Record sunlight, a dry spring and warmer than average temperatures could signal one of the earliest harvests in decades for Bordeaux, Burgundy and Champagne vintners.
According to Decanter magazine, the 'flowering' season - a marker growers use to schedule their harvest - came a full month earlier in French wine country. While flowering generally occurs at the end of May, this year France experienced the driest May on record since 1920, triggering premature flowering to occur by May 1.
Though most wineries agreed it's too early to discuss the quality of their vintages, in general the risk of early harvesting and premature ripeness is that a vintage may not be as aromatically complex as other bottles, Decanter explains.
An unseasonably warm growing season in 2003 in Bordeaux also resulted in prematurely early harvests, producing what one expert described as a "sorry bunch" of dry white wines, lacking flavor and freshness two years later.
On his blog, The Wine Doctor, Chris Kissack said that the red wines, however, had a superbly ripe fruit but lacked the mineral blackcurrant flavors typical of Bordeaux. Kissack also judges for the Decanter World Wine Awards.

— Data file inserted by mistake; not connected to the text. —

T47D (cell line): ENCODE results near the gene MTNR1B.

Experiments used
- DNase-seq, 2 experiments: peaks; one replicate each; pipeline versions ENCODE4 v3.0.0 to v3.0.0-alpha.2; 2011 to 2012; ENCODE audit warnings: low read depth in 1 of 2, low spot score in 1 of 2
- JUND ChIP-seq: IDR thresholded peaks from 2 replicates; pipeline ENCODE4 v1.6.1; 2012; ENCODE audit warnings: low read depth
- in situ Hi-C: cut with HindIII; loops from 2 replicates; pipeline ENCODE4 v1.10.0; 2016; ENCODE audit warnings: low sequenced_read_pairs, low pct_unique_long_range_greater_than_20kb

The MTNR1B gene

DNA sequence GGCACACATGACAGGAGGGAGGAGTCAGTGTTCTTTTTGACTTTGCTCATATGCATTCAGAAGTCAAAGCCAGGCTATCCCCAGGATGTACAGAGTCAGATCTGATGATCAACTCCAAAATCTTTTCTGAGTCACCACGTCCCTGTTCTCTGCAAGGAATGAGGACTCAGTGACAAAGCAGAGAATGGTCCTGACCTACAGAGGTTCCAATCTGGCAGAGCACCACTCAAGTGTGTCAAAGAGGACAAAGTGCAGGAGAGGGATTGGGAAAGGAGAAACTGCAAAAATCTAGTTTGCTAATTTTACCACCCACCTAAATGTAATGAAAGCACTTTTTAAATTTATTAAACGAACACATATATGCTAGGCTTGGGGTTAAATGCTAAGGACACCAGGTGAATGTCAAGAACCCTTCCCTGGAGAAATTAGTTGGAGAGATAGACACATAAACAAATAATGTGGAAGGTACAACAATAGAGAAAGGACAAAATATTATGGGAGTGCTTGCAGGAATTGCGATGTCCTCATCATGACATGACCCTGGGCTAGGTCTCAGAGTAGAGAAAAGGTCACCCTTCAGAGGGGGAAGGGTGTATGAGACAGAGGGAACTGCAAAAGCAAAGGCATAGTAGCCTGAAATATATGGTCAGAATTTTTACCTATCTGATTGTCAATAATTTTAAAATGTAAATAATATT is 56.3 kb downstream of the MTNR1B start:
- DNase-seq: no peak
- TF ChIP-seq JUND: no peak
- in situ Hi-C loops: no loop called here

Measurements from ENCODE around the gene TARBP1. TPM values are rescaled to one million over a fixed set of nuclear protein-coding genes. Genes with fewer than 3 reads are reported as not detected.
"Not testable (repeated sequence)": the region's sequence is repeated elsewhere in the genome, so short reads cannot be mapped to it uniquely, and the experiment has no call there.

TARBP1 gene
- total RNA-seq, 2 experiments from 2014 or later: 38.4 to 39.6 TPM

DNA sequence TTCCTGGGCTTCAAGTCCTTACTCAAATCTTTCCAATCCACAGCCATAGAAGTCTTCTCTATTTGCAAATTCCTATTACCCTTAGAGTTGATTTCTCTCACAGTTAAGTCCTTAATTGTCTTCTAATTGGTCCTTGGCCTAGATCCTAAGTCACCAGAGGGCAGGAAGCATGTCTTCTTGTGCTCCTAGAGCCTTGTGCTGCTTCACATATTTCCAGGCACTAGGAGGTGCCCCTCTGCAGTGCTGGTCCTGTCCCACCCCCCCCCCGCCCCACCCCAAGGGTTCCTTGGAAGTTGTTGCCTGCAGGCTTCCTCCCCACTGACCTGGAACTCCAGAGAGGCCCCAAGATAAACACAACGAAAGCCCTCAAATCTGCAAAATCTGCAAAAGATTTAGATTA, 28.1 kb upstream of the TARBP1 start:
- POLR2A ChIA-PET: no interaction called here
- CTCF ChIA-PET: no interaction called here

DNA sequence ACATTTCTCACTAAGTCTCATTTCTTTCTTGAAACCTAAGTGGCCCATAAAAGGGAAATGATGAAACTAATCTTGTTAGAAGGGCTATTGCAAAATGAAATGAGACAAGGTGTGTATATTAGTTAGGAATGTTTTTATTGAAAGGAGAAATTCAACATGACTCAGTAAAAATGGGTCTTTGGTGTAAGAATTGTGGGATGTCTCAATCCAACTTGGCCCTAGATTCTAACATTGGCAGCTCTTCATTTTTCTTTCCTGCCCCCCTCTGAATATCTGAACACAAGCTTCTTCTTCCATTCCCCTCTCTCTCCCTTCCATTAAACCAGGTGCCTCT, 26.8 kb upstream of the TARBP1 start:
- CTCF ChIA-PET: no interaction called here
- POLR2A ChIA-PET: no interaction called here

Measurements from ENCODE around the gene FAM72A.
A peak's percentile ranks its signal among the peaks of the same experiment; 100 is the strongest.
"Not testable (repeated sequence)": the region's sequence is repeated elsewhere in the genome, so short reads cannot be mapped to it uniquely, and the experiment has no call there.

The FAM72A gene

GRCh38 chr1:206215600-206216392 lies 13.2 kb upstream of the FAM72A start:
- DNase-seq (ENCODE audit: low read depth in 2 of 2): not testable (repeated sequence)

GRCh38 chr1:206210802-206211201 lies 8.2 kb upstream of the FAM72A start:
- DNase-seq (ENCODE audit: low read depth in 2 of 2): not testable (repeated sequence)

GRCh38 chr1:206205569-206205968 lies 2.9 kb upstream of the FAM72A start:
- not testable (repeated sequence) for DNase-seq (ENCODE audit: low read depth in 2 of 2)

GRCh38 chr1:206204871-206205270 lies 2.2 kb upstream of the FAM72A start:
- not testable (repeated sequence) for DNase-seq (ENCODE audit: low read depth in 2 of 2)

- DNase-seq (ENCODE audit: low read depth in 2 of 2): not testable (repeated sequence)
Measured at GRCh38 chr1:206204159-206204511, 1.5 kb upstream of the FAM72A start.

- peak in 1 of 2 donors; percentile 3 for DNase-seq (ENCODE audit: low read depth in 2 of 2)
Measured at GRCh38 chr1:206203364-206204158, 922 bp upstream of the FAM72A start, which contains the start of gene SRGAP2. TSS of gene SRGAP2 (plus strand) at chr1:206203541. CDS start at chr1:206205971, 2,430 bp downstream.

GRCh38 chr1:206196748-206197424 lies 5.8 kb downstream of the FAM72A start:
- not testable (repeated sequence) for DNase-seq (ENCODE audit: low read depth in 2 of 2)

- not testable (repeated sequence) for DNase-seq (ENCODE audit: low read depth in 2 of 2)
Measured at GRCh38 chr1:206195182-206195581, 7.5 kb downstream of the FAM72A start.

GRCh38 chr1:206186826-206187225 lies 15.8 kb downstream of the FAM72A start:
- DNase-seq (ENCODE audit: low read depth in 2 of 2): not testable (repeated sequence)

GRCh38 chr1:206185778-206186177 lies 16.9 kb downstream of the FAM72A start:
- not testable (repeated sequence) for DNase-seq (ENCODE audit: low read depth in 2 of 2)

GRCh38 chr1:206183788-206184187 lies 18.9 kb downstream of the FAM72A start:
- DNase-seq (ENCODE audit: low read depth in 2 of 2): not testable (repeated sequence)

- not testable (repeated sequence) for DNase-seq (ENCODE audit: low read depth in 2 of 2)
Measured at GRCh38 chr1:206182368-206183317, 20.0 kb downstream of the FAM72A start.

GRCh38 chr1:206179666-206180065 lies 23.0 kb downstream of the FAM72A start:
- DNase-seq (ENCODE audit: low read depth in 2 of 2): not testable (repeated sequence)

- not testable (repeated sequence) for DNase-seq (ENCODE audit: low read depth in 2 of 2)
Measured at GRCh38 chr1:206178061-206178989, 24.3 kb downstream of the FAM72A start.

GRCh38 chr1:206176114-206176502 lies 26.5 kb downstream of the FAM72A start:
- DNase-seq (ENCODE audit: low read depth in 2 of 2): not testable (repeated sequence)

Generally, the white wine harvest in Bordeaux starts at the beginning of September, while the red wine harvest begins near the end of the month.
But many wineries - including Petrus, Chateau Mouton Rothschild and Chateau Marquise d'Alesme Becker - said they expect to harvest in late August.
In Burgundy, vintners are reporting the same phenomenon: winery Domaine Leflaive expects to start harvesting August 25, the earliest since 1893, Anne-Claude Leflaive told the publication.
In the Champagne growing region of France, meanwhile, Decanter reports that the "August holidays" - traditionally when the French take the full month off for vacation - have been "canceled" in anticipation of an early harvest - possibly the earliest on record.
There too, flowering occurred a month earlier than normal.